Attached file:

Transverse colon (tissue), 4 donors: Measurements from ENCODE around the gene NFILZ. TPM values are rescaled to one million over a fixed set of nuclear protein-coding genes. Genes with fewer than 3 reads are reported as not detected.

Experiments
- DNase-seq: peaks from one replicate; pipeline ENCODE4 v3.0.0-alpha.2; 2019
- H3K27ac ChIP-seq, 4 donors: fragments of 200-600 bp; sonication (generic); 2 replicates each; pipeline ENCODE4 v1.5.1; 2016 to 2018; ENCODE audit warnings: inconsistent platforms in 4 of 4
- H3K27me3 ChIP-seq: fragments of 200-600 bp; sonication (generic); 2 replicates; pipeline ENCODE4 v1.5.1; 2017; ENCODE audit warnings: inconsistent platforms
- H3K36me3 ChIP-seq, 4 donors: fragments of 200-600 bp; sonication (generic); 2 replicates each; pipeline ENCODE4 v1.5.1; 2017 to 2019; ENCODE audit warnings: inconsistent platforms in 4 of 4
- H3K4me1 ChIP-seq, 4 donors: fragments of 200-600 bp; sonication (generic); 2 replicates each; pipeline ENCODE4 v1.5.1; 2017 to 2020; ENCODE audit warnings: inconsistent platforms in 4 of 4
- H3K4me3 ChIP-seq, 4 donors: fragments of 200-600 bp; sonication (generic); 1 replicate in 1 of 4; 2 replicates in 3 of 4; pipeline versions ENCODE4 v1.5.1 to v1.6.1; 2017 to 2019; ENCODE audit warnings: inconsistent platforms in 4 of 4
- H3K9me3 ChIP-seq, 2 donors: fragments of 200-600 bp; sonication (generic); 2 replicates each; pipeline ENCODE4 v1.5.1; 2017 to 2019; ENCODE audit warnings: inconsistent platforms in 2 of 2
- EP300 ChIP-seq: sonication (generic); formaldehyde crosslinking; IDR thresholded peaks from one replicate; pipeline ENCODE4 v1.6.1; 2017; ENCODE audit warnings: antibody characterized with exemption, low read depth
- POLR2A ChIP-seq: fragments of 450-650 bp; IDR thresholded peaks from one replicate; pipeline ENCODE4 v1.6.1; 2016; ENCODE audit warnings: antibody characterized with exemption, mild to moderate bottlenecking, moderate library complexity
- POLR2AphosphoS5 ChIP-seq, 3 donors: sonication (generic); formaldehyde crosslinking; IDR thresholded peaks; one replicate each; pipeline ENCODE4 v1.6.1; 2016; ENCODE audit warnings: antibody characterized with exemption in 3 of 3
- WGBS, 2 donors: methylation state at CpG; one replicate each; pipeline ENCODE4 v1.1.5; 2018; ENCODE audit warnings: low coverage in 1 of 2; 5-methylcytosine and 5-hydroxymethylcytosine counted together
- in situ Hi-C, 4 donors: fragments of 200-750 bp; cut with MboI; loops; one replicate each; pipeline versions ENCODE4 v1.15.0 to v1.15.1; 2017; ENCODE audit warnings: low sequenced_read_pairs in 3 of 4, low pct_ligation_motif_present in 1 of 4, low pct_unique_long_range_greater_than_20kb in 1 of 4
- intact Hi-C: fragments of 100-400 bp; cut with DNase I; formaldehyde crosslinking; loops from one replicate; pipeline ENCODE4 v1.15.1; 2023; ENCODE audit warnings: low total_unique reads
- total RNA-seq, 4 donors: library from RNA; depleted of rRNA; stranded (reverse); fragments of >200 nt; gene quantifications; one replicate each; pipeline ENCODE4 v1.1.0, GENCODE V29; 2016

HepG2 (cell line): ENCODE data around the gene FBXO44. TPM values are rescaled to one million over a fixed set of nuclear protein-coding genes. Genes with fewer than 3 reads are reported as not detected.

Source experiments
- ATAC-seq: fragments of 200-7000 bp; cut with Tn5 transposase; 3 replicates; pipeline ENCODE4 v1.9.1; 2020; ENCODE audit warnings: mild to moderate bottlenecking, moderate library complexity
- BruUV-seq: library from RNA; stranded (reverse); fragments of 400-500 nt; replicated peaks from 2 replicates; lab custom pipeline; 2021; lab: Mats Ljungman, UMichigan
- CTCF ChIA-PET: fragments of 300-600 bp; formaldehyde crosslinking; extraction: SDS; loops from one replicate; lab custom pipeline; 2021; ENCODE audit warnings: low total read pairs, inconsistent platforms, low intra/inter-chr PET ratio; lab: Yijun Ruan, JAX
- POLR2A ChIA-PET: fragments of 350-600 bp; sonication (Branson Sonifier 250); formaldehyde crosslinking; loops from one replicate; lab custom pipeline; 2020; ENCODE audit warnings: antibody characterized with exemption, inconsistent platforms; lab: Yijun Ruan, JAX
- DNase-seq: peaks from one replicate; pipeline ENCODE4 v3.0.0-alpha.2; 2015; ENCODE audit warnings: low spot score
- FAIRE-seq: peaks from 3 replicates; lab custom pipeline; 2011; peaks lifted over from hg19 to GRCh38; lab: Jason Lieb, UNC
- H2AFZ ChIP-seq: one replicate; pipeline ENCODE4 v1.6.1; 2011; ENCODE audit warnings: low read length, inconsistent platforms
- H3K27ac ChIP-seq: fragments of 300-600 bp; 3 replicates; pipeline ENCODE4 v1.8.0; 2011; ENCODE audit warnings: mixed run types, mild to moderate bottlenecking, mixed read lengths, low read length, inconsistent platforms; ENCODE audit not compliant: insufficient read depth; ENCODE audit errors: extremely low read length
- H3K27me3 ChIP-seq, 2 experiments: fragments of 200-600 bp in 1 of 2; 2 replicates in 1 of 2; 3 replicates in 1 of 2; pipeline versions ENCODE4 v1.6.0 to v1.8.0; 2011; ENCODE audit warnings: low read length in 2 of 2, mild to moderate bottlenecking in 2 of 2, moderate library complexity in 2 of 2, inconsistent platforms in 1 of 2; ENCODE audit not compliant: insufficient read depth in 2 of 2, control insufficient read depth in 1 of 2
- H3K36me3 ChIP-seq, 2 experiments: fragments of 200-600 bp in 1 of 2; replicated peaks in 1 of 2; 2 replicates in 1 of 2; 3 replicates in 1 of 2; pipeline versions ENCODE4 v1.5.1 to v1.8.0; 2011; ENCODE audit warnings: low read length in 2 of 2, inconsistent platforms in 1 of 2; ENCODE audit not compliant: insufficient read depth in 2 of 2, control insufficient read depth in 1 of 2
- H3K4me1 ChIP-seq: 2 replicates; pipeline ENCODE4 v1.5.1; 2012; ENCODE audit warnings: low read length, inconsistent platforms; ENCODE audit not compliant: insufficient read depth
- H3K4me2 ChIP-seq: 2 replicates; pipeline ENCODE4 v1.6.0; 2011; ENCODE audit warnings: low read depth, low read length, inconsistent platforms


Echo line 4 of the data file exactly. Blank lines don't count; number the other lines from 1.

- H3K27ac ChIP-seq, 4 donors: fragments of 200-600 bp; sonication (generic); 2 replicates each; pipeline ENCODE4 v1.5.1; 2016 to 2018; ENCODE audit warnings: inconsistent platforms in 4 of 4